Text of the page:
Sometimes the online world reveals unsuspected parallel dimensions. This is an unknown restyle of Neural independently (and secretly as we never knew about it) made by NY-based Motion and Graphic Designer, Clarke Blackham. Very nicely made, perhaps only a bit glossier for the magazine’s line, it testifies once more how even your most familiar outcomes can have another life somewhere else.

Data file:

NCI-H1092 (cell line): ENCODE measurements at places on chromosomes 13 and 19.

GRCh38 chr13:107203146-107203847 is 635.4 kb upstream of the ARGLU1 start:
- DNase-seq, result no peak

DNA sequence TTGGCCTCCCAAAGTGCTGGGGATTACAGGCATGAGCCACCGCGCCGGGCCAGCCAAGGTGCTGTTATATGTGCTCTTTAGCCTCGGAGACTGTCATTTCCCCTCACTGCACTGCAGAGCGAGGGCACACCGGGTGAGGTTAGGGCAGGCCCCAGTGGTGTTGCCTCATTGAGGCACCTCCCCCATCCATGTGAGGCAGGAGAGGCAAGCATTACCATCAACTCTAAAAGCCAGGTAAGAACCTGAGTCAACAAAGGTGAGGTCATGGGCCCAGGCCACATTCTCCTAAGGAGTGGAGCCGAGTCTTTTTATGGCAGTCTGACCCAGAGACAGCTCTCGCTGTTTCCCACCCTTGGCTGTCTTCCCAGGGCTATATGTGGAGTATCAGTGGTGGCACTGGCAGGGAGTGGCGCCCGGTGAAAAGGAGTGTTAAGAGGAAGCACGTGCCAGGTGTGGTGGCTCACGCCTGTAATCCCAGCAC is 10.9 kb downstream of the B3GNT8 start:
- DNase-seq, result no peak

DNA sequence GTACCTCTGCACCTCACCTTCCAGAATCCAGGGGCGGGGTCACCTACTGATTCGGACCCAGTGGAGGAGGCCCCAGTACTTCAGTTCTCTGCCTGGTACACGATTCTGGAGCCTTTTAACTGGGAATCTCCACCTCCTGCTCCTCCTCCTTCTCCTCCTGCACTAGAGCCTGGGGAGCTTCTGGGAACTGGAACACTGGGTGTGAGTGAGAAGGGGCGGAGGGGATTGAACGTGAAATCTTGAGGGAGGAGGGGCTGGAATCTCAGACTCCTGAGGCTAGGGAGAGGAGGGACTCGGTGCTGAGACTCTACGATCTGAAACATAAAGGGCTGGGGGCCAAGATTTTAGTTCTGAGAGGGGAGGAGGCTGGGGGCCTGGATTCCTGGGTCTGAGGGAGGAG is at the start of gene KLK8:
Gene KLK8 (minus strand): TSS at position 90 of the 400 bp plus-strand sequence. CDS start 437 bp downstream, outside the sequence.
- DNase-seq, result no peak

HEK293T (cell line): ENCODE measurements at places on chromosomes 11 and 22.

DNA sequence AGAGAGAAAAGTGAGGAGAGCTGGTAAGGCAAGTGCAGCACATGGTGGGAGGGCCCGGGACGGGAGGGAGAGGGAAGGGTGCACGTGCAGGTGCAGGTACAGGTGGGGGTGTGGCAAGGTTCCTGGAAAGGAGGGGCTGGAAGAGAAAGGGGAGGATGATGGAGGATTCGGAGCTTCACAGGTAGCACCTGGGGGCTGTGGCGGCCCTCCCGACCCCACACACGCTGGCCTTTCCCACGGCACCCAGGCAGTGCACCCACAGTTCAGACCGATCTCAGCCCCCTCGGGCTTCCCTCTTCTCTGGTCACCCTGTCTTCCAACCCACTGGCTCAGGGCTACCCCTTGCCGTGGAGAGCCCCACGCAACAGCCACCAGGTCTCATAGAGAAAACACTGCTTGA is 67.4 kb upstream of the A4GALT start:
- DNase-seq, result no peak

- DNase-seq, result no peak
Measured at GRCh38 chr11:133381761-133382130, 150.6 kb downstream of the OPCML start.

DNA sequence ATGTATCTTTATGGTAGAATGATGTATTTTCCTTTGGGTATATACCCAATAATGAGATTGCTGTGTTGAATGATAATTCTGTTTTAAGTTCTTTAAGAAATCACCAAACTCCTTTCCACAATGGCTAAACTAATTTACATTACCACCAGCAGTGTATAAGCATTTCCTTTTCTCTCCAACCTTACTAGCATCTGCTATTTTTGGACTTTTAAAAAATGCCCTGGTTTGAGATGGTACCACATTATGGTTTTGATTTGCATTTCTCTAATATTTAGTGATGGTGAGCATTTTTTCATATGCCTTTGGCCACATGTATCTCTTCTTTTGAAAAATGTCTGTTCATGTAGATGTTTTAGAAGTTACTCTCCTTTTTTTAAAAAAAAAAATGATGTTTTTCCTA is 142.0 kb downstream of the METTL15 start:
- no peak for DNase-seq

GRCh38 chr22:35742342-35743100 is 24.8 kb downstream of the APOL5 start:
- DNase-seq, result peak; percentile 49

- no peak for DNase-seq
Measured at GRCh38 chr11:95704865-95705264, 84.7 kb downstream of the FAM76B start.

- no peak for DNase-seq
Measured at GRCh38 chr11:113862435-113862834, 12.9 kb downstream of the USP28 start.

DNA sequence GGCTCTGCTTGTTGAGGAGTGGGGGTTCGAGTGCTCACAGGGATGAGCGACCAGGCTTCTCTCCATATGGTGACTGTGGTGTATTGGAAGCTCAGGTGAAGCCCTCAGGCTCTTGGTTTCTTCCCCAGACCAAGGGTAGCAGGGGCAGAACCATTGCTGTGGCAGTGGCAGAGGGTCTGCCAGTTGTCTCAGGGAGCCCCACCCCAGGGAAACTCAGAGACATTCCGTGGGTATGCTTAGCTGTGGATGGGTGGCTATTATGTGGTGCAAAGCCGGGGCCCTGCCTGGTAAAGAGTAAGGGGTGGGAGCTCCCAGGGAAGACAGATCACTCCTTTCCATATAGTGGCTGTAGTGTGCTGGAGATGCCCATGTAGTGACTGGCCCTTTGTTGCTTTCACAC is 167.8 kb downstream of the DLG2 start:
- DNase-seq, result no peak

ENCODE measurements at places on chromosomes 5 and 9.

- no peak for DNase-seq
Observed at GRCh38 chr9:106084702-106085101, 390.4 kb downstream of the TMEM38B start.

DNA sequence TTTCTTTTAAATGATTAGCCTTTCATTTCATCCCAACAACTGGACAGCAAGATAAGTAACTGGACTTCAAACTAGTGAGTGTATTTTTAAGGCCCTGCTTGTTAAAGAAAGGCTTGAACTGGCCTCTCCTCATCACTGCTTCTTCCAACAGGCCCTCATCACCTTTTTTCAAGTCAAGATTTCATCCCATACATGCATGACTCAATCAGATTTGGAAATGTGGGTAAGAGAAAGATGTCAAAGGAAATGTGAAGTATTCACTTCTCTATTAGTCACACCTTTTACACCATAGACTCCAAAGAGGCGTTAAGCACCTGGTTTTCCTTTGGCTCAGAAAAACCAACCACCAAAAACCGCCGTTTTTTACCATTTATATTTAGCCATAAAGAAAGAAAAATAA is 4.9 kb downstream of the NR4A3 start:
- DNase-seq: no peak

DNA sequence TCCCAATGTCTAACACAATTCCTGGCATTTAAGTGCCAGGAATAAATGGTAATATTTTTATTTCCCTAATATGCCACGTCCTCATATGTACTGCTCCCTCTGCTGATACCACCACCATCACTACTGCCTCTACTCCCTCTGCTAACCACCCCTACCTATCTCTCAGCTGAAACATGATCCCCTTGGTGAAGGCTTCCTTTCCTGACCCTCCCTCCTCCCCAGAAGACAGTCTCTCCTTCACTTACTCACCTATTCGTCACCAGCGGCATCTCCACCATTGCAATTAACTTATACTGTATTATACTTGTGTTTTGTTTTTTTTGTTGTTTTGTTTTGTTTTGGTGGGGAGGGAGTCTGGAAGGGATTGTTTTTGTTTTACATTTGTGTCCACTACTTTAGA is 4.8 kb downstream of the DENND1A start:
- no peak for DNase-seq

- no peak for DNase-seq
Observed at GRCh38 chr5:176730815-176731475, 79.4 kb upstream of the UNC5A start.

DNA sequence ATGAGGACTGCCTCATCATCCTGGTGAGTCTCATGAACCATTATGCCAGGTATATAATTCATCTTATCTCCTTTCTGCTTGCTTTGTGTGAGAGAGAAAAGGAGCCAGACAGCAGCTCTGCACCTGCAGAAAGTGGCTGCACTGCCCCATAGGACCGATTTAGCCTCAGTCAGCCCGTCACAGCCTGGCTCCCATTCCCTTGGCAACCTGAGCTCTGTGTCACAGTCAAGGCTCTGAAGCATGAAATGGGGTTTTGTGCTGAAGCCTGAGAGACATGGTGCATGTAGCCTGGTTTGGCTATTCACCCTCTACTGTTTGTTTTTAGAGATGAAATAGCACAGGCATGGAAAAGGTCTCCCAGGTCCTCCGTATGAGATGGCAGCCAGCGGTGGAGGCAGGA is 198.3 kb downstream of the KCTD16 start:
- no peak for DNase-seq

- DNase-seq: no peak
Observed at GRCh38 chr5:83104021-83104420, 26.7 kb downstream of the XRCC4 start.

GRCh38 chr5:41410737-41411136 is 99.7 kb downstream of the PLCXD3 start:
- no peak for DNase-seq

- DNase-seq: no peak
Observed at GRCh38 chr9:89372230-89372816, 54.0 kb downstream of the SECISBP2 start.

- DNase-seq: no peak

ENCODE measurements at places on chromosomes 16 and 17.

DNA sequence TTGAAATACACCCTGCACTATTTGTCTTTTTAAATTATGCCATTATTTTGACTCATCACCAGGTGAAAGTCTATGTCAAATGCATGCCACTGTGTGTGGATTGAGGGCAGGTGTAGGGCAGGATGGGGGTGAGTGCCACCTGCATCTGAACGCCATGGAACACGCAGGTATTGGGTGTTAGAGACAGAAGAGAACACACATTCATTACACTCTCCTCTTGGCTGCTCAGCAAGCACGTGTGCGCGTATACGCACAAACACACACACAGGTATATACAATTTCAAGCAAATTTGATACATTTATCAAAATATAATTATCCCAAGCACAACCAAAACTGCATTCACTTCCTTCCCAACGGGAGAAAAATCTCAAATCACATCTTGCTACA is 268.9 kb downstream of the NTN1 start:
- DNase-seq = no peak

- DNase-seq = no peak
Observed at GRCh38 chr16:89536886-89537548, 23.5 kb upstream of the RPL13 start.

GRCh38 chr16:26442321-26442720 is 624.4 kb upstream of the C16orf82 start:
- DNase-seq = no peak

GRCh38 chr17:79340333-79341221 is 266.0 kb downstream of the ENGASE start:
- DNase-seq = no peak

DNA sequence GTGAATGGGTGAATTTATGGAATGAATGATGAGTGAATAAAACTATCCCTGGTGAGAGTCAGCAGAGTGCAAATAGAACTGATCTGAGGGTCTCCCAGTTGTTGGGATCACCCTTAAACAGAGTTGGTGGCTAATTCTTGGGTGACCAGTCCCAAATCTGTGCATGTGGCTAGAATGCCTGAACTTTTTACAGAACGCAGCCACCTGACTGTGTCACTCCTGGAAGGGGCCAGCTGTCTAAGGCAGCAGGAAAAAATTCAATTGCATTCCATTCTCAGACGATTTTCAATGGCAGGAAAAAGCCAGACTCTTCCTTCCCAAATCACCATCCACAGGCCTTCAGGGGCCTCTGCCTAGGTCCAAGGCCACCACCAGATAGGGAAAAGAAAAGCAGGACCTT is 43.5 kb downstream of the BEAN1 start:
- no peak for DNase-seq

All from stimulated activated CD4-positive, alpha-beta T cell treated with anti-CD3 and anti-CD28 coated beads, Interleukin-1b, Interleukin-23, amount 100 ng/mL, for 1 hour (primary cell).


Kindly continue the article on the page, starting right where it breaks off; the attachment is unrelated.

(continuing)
Latest generation smartphones compete in the market with exceptional performance strokes. That is how these little objects have become the guardians of all our passions; doors open to the near and far world, all in one pocket. With our phones we keep in touch with friends, check e-mail, pay parking, listen to music and make photos….tons of photos. It’s about 900 billion images taken in a single year and abandoned on some hard disk, sent to relatives and friends or retouched to perfection to Instagram or perhaps for one of the many competitions for photographers without a camera. And it’s already a competition. The most beautiful photo, the most appreciated one, the weirdest one, the right one. But who is to decide? A jury? No, now there is Trophy Camera v0.9, a device that thanks to the work of developers Max Pinckers and Dries Depoorter, uses an algorithm that has allowed him to “learn” the rules that dictate the success of a photo from the photo archive of the world’s most illustrious photojournalism prize: the World Press Photo Award. When a user clicks on Trophy Camera, the algorithm begins its careful work and if the photo taken exceeds at least 90% of the pre-set standards, it goes to the site of the project, the only place where you can review the winning photos, given that the equipment doesn’t return images preview but only names and percentages. No doubt or controversy, but a mere rational evaluation that artificial intelligence is not afraid to apply systematically and tirelessly, with no exceptions or nuances. The fully autonomous standardization of a canon of beauty and perfection, or better yet, of victory. Choosing what’s “best” today is extremely easy… just a click. Benedetta Sabatini